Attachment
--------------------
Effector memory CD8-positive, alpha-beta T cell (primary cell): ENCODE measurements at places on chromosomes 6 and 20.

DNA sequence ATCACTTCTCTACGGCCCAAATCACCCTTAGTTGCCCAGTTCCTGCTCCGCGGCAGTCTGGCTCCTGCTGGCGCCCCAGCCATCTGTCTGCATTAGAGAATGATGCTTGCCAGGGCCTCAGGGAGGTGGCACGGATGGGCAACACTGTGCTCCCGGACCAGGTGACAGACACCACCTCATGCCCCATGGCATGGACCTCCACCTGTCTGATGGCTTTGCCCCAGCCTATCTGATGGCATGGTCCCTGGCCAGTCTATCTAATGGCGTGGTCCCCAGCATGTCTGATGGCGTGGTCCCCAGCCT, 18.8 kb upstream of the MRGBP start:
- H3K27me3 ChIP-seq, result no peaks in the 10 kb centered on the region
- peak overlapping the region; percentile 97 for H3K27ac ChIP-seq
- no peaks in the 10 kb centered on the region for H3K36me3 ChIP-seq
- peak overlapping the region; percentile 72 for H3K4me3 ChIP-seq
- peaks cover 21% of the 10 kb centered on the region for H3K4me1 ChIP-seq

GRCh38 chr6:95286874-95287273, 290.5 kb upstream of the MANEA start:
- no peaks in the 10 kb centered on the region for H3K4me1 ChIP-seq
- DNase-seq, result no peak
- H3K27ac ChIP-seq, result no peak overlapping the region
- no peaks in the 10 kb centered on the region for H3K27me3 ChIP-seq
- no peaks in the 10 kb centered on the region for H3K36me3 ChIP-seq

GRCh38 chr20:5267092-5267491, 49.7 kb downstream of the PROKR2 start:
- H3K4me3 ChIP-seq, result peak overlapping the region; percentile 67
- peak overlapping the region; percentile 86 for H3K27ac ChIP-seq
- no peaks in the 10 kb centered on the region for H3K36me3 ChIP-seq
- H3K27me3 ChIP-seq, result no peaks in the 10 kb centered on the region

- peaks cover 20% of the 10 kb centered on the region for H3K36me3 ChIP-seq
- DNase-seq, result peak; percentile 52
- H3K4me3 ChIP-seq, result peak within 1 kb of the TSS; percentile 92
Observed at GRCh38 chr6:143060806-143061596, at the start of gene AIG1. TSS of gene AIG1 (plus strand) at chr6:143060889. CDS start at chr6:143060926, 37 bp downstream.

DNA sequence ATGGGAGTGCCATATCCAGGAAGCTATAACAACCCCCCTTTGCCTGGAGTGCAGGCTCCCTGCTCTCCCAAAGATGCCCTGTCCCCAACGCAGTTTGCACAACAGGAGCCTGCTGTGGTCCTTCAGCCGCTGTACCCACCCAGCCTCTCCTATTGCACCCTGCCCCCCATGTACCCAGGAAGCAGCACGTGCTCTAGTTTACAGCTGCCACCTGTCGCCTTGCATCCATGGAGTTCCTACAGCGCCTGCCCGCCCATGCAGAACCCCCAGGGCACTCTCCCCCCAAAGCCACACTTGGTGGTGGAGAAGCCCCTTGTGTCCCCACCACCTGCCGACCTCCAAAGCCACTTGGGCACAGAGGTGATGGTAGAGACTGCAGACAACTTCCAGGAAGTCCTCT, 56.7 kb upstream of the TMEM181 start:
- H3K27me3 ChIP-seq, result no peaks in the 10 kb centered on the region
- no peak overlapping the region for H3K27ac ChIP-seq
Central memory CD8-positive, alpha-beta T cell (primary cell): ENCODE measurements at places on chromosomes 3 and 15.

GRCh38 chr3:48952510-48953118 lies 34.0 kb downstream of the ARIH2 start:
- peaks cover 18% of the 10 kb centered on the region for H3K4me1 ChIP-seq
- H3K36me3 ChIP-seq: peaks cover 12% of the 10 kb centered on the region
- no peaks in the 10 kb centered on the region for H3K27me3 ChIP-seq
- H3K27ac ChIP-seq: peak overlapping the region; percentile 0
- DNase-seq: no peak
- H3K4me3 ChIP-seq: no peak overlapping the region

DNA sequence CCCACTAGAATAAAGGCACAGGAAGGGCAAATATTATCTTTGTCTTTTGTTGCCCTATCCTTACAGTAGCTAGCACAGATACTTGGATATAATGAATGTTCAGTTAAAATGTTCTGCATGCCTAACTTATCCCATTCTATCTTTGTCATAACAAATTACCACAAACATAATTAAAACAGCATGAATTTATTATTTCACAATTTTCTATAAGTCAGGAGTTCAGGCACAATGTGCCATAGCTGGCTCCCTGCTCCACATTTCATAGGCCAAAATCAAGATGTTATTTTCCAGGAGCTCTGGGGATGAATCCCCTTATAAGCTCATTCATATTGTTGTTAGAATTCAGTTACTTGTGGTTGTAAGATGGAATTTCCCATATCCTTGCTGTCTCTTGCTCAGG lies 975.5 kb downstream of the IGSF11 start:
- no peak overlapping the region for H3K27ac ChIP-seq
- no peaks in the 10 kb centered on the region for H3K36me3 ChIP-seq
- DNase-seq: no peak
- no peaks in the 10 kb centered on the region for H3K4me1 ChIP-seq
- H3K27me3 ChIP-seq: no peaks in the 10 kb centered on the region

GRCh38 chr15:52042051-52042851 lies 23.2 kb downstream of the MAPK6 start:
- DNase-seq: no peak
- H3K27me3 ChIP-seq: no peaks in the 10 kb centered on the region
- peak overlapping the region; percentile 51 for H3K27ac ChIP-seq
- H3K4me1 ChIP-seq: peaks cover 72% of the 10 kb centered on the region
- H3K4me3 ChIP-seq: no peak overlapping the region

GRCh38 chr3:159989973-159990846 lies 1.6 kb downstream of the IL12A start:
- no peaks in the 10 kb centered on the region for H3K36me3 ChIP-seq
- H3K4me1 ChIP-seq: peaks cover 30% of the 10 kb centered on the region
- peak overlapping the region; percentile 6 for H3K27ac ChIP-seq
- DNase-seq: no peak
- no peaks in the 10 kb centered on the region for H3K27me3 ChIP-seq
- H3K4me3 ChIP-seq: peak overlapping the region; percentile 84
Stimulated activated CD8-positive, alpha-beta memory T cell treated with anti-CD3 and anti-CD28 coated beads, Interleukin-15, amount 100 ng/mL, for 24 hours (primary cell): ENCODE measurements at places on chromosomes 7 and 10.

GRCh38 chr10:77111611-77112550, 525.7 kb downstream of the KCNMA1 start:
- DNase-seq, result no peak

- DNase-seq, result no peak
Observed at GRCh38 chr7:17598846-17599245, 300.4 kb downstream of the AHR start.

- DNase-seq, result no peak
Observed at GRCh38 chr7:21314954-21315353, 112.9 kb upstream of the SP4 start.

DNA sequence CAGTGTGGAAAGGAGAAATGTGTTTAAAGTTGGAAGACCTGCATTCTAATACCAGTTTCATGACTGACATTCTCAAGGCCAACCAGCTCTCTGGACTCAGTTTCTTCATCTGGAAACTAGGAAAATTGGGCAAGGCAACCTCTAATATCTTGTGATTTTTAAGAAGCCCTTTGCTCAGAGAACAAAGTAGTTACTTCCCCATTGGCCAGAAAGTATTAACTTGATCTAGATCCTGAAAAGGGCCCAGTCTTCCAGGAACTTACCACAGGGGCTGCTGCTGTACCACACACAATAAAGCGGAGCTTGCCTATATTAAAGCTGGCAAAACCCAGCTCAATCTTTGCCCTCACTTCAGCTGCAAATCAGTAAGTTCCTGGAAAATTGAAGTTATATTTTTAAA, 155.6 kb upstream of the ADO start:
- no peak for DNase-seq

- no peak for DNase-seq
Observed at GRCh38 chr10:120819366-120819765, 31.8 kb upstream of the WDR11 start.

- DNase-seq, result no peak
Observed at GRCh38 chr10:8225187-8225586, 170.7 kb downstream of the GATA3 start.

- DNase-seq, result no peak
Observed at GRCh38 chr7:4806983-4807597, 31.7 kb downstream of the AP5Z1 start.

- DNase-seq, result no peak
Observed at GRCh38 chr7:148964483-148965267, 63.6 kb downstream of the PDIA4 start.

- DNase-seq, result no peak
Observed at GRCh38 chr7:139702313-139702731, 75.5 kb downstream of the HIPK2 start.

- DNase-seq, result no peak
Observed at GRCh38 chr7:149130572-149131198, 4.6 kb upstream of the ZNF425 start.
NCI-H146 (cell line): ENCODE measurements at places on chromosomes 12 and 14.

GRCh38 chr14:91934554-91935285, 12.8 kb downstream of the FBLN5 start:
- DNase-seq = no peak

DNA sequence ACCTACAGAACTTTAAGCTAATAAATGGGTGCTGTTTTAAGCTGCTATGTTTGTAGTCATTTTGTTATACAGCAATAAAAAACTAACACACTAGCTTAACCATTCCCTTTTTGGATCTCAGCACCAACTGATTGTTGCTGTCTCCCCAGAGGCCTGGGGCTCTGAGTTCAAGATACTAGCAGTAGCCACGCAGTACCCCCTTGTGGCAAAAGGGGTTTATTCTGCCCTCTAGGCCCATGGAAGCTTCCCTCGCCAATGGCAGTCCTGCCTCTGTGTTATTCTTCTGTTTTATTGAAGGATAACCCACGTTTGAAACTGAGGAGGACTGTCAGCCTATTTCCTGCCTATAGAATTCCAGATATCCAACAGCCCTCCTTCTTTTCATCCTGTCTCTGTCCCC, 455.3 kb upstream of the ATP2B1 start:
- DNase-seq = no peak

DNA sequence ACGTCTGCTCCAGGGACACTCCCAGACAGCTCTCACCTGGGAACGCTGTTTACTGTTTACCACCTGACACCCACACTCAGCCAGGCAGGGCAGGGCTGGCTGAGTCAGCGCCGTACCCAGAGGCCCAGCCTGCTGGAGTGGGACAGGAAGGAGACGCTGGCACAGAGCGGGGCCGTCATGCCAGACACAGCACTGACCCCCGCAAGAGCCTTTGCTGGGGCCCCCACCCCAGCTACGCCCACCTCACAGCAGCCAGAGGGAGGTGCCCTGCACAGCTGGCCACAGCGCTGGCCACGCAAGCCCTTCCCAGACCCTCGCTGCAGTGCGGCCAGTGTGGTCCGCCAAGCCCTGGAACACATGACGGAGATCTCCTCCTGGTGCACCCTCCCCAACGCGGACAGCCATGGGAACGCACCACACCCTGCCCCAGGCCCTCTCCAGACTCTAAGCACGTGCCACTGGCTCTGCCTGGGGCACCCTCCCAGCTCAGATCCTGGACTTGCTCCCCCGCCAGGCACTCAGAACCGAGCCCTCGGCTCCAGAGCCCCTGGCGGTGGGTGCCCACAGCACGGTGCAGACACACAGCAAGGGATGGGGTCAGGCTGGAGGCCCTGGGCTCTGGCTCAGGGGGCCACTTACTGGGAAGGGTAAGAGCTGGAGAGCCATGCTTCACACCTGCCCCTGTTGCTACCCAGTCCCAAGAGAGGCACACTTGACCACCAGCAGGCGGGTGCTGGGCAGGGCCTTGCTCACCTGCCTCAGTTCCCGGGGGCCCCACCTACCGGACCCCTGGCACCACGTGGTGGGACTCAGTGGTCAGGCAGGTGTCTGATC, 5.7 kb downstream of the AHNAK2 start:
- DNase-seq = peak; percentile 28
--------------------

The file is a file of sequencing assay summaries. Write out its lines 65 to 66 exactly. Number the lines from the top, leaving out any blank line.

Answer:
Observed at GRCh38 chr10:8225187-8225586, 170.7 kb downstream of the GATA3 start.

- DNase-seq, result no peak